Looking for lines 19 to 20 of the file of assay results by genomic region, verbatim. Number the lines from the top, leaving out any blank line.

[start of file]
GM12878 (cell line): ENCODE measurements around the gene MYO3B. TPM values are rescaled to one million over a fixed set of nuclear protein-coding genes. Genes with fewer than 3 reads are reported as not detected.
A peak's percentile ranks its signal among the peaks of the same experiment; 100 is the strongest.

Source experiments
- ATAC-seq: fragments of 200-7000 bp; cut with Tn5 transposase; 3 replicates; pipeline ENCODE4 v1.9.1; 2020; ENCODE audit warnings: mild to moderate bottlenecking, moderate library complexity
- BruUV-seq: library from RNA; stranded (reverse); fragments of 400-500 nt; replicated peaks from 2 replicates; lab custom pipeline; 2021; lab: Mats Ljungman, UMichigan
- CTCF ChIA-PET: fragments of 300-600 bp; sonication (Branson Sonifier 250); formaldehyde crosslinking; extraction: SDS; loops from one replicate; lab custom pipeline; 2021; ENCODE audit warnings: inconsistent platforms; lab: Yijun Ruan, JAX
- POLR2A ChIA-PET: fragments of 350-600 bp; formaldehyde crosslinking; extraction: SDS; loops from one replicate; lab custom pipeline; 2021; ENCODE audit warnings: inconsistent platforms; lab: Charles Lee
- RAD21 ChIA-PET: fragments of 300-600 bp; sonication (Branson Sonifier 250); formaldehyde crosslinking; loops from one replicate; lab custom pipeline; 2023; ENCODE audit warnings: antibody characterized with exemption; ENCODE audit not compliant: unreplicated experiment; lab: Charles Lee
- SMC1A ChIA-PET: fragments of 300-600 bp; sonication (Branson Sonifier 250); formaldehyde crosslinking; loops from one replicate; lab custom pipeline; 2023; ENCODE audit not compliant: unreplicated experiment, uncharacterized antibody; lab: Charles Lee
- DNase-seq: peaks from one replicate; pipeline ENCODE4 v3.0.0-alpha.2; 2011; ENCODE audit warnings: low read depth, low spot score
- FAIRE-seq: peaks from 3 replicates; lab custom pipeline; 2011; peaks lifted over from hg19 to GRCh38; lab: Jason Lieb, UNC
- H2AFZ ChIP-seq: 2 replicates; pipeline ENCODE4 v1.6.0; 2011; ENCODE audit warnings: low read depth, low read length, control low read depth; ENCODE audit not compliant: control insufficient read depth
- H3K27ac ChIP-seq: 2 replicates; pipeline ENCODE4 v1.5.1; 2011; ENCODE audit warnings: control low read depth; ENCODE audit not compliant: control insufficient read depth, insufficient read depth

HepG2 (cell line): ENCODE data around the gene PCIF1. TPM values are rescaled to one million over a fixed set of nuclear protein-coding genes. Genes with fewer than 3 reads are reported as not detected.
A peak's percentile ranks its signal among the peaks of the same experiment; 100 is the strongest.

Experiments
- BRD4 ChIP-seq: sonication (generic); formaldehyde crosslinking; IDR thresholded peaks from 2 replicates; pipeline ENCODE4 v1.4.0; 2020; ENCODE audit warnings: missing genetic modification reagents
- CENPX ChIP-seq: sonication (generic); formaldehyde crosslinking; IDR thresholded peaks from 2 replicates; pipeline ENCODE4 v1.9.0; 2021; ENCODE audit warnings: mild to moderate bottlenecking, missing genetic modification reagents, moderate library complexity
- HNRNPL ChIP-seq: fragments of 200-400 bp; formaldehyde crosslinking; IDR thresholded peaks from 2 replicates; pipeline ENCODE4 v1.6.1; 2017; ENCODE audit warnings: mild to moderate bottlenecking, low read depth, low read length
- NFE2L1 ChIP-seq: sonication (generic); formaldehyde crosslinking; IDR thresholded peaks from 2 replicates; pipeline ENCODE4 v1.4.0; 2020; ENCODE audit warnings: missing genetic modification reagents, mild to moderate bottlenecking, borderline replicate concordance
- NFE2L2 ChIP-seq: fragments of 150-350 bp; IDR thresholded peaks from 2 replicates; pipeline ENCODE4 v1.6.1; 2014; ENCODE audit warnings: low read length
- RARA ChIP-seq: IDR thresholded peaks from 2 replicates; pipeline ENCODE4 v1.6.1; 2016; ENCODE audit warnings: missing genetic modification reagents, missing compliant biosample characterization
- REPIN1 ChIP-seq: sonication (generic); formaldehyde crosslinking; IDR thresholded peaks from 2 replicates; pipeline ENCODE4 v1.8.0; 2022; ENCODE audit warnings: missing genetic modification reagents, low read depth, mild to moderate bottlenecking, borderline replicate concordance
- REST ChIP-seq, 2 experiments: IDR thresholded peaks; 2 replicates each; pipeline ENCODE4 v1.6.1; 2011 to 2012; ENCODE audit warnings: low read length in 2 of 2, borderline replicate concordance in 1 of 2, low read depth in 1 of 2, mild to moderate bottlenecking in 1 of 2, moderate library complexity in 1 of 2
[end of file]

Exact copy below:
- HNRNPL ChIP-seq: fragments of 200-400 bp; formaldehyde crosslinking; IDR thresholded peaks from 2 replicates; pipeline ENCODE4 v1.6.1; 2017; ENCODE audit warnings: mild to moderate bottlenecking, low read depth, low read length
- NFE2L1 ChIP-seq: sonication (generic); formaldehyde crosslinking; IDR thresholded peaks from 2 replicates; pipeline ENCODE4 v1.4.0; 2020; ENCODE audit warnings: missing genetic modification reagents, mild to moderate bottlenecking, borderline replicate concordance